Astrocyte - Synapse Interactions

Dr. Frauke Ackermann

Areas of investigation/research focus

The human brain exists of billions of cells, which represent primarily two basic cell types neurons and glia. Of those neurons are the key players in the brain as they are the information messengers transmitting signals throughout the brain. The main communication unit is thereby the synapse. It is a small cellular structure where information is transferred between adjacent neurons. Proper neuron and synapse function is not possible without the backing of glia support cells like astrocytes. The cooperation between neurons, synapses and astrocytes is crucial for proper CNS development, neuron and synapse function. Their interaction is mediated amongst others through signaling factors, which become mainly secreted from astrocytes but also neurons. For this reason a malfunction of astrocytes has been linked to neurodevelopmental and neurodegenerative diseases.

The presynaptic active zone protein Piccolo is of particular interest for us, as mutations in its gene have been found in patients with Pontocerebellar Hypoplasia type 3 (PCH3), an early onset neurodegenerative disease in children. PCH3 results in progressive atrophy of parts of the brain, particularly the cerebellum and brainstem and leads to developmental delay, motor defects, and intellectual impairments, with most children dying early in childhood. To this day we understand very little how the loss of function of a synaptic protein like Piccolo contributes to the observed multiple symptoms in affected children.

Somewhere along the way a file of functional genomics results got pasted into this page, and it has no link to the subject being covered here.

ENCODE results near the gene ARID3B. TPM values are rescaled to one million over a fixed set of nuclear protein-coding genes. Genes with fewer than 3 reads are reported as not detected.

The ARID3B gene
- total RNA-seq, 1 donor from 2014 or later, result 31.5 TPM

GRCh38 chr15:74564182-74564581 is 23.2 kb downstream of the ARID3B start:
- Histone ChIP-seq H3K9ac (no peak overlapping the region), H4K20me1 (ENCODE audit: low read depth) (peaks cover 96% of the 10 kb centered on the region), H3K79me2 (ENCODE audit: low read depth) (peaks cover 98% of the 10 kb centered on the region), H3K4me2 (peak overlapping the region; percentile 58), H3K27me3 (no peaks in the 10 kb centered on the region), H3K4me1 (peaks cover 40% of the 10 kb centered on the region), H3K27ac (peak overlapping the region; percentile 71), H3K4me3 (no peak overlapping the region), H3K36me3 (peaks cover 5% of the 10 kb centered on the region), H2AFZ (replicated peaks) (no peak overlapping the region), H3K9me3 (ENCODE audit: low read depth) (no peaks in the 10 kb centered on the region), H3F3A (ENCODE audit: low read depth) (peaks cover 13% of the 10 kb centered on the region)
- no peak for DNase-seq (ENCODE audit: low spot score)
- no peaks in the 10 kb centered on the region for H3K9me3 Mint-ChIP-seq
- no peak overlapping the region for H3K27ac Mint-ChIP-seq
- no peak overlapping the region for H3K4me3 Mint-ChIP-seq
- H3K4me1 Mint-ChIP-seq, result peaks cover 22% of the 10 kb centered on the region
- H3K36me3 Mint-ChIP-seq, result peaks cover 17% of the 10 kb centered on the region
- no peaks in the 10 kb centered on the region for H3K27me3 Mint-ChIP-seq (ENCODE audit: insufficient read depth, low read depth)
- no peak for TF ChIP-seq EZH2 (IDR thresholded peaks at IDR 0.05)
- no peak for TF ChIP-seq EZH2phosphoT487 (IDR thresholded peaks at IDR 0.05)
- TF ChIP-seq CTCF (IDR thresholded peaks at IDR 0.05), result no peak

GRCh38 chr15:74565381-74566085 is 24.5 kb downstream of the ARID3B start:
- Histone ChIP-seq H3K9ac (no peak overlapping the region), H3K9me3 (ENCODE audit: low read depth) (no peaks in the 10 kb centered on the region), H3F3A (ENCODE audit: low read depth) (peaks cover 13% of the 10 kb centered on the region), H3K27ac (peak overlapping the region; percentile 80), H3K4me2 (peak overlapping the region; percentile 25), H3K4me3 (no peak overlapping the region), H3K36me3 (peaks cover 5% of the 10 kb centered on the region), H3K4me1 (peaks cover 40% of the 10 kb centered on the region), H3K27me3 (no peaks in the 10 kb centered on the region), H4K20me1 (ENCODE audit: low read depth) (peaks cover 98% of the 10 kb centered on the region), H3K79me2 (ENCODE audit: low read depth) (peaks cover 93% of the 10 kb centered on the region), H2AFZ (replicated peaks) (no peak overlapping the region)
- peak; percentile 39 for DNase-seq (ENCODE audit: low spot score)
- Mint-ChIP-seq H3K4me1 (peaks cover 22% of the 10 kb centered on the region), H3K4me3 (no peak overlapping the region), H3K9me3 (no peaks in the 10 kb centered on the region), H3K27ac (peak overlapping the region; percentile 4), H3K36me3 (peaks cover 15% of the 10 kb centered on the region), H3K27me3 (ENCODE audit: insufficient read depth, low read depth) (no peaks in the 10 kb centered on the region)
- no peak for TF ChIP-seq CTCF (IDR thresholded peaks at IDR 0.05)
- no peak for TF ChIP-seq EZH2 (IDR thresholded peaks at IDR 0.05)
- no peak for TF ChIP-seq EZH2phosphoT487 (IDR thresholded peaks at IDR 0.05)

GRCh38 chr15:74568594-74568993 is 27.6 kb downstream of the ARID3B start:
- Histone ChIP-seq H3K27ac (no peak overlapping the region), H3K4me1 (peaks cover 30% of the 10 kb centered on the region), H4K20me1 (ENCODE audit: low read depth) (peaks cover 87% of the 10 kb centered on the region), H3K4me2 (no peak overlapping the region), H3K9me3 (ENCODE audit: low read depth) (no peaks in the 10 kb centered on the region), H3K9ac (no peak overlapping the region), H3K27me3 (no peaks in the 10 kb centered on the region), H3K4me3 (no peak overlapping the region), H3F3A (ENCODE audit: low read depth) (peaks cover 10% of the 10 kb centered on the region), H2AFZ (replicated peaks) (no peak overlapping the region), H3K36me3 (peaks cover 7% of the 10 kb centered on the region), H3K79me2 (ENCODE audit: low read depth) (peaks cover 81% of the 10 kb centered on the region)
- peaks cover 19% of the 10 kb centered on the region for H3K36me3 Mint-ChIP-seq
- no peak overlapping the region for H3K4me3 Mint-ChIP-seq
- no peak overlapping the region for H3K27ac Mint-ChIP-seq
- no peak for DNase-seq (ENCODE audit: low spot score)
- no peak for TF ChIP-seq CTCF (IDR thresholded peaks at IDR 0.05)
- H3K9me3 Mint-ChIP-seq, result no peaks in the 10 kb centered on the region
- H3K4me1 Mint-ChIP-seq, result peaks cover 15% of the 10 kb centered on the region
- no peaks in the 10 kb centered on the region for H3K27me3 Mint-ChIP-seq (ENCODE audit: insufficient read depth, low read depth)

Fortunately we have a Piccolo knockout rat model in the lab, which is a suitable animal model to study the mechanisms leading to PCH3 as it resembles most symptoms seen in PCH3 patients – smaller cerebellum and brainstem, motor defects and seizures. Interestingly recent preliminary data indicate a connection between Piccolo function, astrocyte function and the onset of the neurodegenerative diseases PCH3.

For this reason we will focus our research in the future on the interplay between synapses, astrocytes and Piccolo and its importance for the progression of neurodegenerative diseases like PCH3. We will use primary cell cultures, state-of-the-art microscopy and biochemistry methods furthermore we will establish a human PCH3 disease model using human iPSCs and CRISPR/Cas9 gene editing techniques to better understand Piccolo's contribution to PCH3.

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